At its meeting on September 29, the Board of Directors voted to adopt a four-part elections process and to create an Elections Committee to oversee it. The Board’s objective was to draw from the best practices of organizations similar to ours, and to ensure openness, fairness and accountability. Membership on the Elections Committee will exclude current Board members, current Officers, and those standing for election. This year’s committee will be composed of: John Gardner, Larry Ross and Linda Demaray.

Part 1: Nomination

The Elections Committee will collect nominations for election to the Board of Directors. These nominations can result from a general call, by approaching specific individuals, or by accepting self-nominations from interested residents. There should be at least one more candidacy than there are vacancies. Individuals who are interested in standing for election are requested (but not required) to prepare a 100-word statement for inclusion in the balloting material. This statement might include the candidate’s qualifications, goals/objectives, views on issues pertinent to the community, or anything else that might assist the voters in making an informed choice. Nominations will open on October 15 and close on December 1.

Part 2: Balloting

The Elections Committee will design and prepare ballots which include the candidates’ statements (if provided). The ballot design will incorporate a procedure to allow for the identification of the Lot number of the incoming vote (to provide integrity) while still preserving the anonymity of the voter. [Example: use of a return mailing envelope identified by lot number containing an otherwise unidentifiable ballot.] The choice of US mail or e-mail is left to the Elections Committee, but ALL property owners must receive ballots no later than December 15. Persons owning multiple lots have multiple votes, in accordance with our by-laws.

Part 3: Tabulating

The Annual Meeting of the Whiteplains Plantation Association is scheduled for January 16, 2007. The Committee may begin to count ballots one week before that date, and will create a provisional tabulation at that time. The first order of business of the Annual Meeting will be to close the balloting process so that any recently-received ballots may be added to the provisional totals. When called upon to do so, the Chair of the Elections Committee will read the names of the individuals who have been elected. The total number of ballots cast will be reported, however the number of votes for each individual candidate shall not be reported.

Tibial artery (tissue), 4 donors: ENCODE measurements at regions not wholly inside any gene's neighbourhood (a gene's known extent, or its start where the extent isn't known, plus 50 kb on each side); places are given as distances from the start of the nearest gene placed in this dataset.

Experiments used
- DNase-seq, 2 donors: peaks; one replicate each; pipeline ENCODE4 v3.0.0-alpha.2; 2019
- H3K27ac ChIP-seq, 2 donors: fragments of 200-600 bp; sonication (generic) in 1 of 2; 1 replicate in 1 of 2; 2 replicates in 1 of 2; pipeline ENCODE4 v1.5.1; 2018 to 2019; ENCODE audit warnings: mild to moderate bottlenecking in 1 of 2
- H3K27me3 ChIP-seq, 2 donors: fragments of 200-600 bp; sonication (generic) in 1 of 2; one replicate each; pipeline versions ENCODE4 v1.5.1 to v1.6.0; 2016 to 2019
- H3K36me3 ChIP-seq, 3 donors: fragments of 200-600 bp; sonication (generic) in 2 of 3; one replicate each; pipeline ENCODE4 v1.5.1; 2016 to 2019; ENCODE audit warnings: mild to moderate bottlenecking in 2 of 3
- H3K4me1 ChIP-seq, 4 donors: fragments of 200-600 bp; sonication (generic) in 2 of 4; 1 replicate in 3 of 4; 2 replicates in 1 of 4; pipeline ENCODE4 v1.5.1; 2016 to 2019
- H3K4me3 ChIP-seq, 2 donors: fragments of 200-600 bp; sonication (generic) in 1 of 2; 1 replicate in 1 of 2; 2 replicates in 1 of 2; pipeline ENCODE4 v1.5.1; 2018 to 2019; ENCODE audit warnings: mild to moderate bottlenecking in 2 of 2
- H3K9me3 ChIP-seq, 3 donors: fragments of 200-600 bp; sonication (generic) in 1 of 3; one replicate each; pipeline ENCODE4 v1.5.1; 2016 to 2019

Part 4: Challenge and Audit

If a member of the Association wishes to challenge the election, he/she has one week from the date of the Annual Meeting in which to do so. If a challenge is received, the Board of Directors will appoint an Audit Committee to review the work of the Elections Committee and render a decision. If no challenges are received within the allotted time, the Elections Committee will destroy all balloting material and disband.


Ken Plesser, President

Whiteplains Plantation Association

Across the RockiesDate

From: "Lee Van Wormer" To: "Vicki,John Gardner" Subject: Across the RockiesDate: Wed, 4 Oct 2006 23:34:47 -0600

Salt Lake City and a steady, pouring rain - that's almost an oxymoron, isn't it? Be that as it may, that's what we encountered as we ended our two day trek across incredibly wondrous expanses from Fort Collins, CO, where my sister lives to my brother's on his 59th birthday. Today, October 4th. We pondered over which way to cross the Rockies out of the Denver area but with the help of a few locals who had taken several different routes we opted for route 14. This two lane highway would be vitually free of traffic and wind over Cameron Pass at just over 10,000 feet , Rabbit Ears Pass at a titch over 9,00o feet and then connect with route 40 east of Steamboat Springs, on past Dinosaur National Monument , through the Wasatch Range at Park City, Utah and down into the Great Salt Lake Valley.
At long last, Lee would realize a dream that he thougth might never come true - to drive his Dodge Ram pulling his rig up over some challenging mountains. Mind you, the one ton Dodge diesel would have done a very adequate job of doing just that, but Lee is a man's man, a guy. He wants all the bells and whistles and as if 350 horses are not enough he had to have a "chip" installed which would give him 450 horses!! Now he sold me on the deal saying that we would get better gas mileage and what do I know about such things as chips and torque and horse power? So while in Fort Collins we dropped a little cash at a local performance shop and on the day of departure he flashed a bigger than ordinary smile as we waved goodbye to family. I later learned that it is not the icreased gas mileage that was so great but MORE POWER. You remember the old Men are from Mars......well, later on, in low gear in a mountain area parking lot, pulling a fully loaded 28 foot fifth wheel, he peeled rubber:) I tried to act impressed. He said words like," and it even has limited slip rear differential." This is the same guy who notices every bump in guardrails and even makes out-loud noises like BAMB BAMB BAMB as he relives the poor fellows fate who banged those guard rails. Did you ever notice the tire rubber on concrete barriers on extra sharp turns? You gotta be kidding! So does Lee!! Oh, and as I'm all agoggle over the Red-tailed hawk I see circling overhead he's telling me about the extra reinforcement on the road signs in this high-wind area of the trip.Keeps them from fluttering. We laugh at each other and wonder at our differences but also appreciate how those differences make for a more enjoyable whole.